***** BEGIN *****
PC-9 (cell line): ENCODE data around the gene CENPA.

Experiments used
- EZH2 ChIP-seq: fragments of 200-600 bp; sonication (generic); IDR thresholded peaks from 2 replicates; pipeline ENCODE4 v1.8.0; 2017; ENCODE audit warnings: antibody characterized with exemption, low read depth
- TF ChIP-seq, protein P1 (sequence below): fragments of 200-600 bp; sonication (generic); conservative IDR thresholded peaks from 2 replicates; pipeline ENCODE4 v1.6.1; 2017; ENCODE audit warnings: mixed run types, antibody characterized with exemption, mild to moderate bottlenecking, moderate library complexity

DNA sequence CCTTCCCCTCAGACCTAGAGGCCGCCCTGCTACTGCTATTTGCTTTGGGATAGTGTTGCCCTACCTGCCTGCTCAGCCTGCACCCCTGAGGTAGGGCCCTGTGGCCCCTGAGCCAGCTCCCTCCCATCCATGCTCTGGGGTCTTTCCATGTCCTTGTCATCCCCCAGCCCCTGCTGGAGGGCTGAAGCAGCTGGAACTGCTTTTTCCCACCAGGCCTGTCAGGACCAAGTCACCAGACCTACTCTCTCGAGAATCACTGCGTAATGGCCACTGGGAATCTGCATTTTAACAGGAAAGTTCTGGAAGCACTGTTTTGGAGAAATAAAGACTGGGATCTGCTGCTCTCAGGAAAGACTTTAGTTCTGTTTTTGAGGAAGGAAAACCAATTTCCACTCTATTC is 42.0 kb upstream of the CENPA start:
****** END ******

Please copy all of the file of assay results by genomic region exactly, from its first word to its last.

PC-9 (cell line): ENCODE data around the gene CENPA.

Experiments used
- EZH2 ChIP-seq: fragments of 200-600 bp; sonication (generic); IDR thresholded peaks from 2 replicates; pipeline ENCODE4 v1.8.0; 2017; ENCODE audit warnings: antibody characterized with exemption, low read depth
- TF ChIP-seq, protein P1 (sequence below): fragments of 200-600 bp; sonication (generic); conservative IDR thresholded peaks from 2 replicates; pipeline ENCODE4 v1.6.1; 2017; ENCODE audit warnings: mixed run types, antibody characterized with exemption, mild to moderate bottlenecking, moderate library complexity

DNA sequence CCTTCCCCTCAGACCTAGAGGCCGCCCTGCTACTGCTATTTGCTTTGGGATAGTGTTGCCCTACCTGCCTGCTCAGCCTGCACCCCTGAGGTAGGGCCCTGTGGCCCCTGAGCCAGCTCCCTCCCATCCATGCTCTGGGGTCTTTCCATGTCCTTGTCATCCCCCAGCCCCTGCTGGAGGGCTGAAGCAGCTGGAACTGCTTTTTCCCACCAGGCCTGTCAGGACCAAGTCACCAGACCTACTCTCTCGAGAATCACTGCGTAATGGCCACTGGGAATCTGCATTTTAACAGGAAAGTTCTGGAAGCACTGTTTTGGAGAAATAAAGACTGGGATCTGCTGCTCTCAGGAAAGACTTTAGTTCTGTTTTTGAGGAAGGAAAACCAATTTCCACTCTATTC is 42.0 kb upstream of the CENPA start: